“He *is* a damn Yankee,” Lamar said with a derisive curl of his lip.
Tiffany Pearsall tossed her feathered blonde hair and added, “Yeah, a damn fine Yankee.”
Jeana was surprised to realize she felt sorry for the boy being gaped at by everyone. He didn’t seem arrogant like most good-looking guys, and he didn’t emanate attitude like Wade. While Mrs. Langston looked at his transfer form, he shifted his weight from one foot to the other, and although he could obviously hear the whispers all around him, he pointedly avoided the twenty-five pairs of curious eyes. When he licked his lips and twin dimples flashed on his cheeks, Jeana drew a sharp breath.
Mrs. Langston looked up over her half-glasses and noticed her students’ rapt attention. “Since everyone seems so interested, I’ll introduce our new student. This is Mickey Royal, and he transferred to Vigor from Kent-Meridian High School in Washington state. Let’s see…” She took off her glasses and looked in Jeana’s direction. “Everyone in the last row, please move back one seat. Mr. Royal, you may take the seat in front of Miss Russell.”
An odd look crossed Mickey’s face momentarily before he smiled at Jeana and said, “Hi.”
“Hey,” she replied, mentally wincing. Why couldn’t she have just said hello?
“The Yankees suck!” echoed from the back of the room, drawing raucous laughter from all the boys and bringing Mrs. Langston to her feet.
“Who said that? I will not allow that vulgar term in my classroom!”
“Do you mean suck or Yankee?” Wade asked, invoking more laughter.
Mrs. Langston narrowed her eyes. “Since you’ve developed this sudden interest in words, Mr. Strickland, you may bring me an essay Monday on ‘The Importance of Having a Good Vocabulary’.” She bent to make a note in her grade book. “I think five hundred words will suffice.”
Wade’s grin disappeared and he punched Lamar in the shoulder for snickering.
“Please clear your desks.” Mrs. Langston began placing the mimeographed papers face down in front of each student. “Mr. Royal, you may begin reading The Crucible in your literature text. The rest of the class is taking a test on it today, but you will have until Monday to prepare. It would be advisable for you to borrow the notes on what we’ve been discussing from someone in the class.”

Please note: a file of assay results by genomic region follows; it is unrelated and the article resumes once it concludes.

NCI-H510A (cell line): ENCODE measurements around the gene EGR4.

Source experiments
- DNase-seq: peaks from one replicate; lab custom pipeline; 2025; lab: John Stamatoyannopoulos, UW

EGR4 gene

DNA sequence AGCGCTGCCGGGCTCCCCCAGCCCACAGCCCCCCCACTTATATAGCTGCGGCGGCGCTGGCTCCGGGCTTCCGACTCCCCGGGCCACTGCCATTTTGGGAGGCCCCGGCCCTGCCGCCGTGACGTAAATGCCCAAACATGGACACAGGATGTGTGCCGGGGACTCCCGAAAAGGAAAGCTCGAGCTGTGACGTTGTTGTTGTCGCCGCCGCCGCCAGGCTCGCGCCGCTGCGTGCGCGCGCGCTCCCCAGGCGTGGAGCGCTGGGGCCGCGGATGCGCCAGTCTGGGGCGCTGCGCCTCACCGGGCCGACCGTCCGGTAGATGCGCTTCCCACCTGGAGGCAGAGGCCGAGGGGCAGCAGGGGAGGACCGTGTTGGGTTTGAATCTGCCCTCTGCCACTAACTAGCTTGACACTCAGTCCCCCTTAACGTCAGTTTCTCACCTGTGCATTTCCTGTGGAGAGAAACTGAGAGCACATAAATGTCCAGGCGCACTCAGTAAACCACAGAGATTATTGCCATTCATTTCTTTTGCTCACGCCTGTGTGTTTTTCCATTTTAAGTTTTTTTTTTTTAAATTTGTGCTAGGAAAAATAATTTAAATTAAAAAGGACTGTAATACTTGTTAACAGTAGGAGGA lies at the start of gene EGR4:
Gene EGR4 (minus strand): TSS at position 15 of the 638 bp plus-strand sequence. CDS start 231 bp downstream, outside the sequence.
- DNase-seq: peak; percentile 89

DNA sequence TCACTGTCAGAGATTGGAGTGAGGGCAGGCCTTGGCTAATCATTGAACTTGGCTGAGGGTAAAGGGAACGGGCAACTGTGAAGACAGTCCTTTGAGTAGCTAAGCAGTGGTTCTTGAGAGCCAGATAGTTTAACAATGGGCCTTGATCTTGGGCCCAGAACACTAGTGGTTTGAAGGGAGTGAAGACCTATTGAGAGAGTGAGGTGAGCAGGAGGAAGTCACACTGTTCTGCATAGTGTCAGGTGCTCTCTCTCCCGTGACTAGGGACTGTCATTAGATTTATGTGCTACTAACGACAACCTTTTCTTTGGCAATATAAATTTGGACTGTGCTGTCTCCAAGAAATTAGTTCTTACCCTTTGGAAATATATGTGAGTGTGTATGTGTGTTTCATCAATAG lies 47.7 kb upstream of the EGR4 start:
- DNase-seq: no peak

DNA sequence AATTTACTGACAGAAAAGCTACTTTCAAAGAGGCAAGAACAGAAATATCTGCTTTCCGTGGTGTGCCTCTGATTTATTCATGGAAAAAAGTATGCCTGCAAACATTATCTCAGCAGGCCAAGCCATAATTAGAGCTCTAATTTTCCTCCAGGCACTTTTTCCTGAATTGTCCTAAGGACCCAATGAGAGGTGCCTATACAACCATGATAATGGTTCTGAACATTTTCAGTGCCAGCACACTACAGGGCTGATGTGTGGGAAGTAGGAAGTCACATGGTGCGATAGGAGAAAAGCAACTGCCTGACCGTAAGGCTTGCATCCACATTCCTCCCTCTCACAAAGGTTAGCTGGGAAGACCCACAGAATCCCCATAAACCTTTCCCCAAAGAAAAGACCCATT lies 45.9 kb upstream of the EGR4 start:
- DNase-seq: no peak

“Yes ma’am,” Mickey said.
Jeana heard someone say in her voice, “You can borrow my notes.” Mickey turned to smile at her again, and she saw that his eyes were almost the color of his name.
“Damn, you got it made, Yankee-boy,” Wade leaned up and whispered. “This here is Miss Jeana-the-Brain, and she usually guards her notes closer than she guards her virginity.”
“Shut up, Wade!” Jeana blushed furiously and glanced at Mickey. At least he hadn’t laughed.
Mrs. Langston pushed Wade back down in his seat. “Do we have a problem, Mr. Strickland?”
“No ma’am,” Wade replied. “I was just welcoming the Pride of the Yankees here.”
“No more talking then.” Mrs. Langston sat at her desk and began her test-taking vigil. “Everyone may turn over their tests and begin.”
While Jeana answered the questions, she silently prayed for telekinesis so she could make one of the fluorescent light fixtures fall on Wade’s blond head. She despised Wade Strickland, and Mickey was probably just another jock who would end up running around with him and all the other thicknecks. And why on Earth had she offered him her notes?
She stole another glance at the broad shoulders in front of her and remembered the startling blue eyes and those dimples.
Okay. Maybe she knew why she’d done it, but she would probably regret it.
About the Author:
JOYCE SCARBROUGH is a Southern woman weary of seeing herself and her peers portrayed in books and movies as either post-antebellum debutantes or barefoot hillbillies á la Daisy Duke, so all her heroines are smart, unpretentious women who refuse to be anyone but themselves. Joyce has four published novels as well as several short stories available as Kindle downloads. She writes both adult and YA fiction and is active in her regional chapter of SCBWI. Joyce has lived all her life in beautiful LA (lower Alabama), she’s the mother of three gifted children and a blind Pomeranian named Tilly, and she’s been married for 31 years to the love of her life—a superhero who disguises himself during the day as a high school math teacher and coach.
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Link To Buy True Blue Forever On Amazon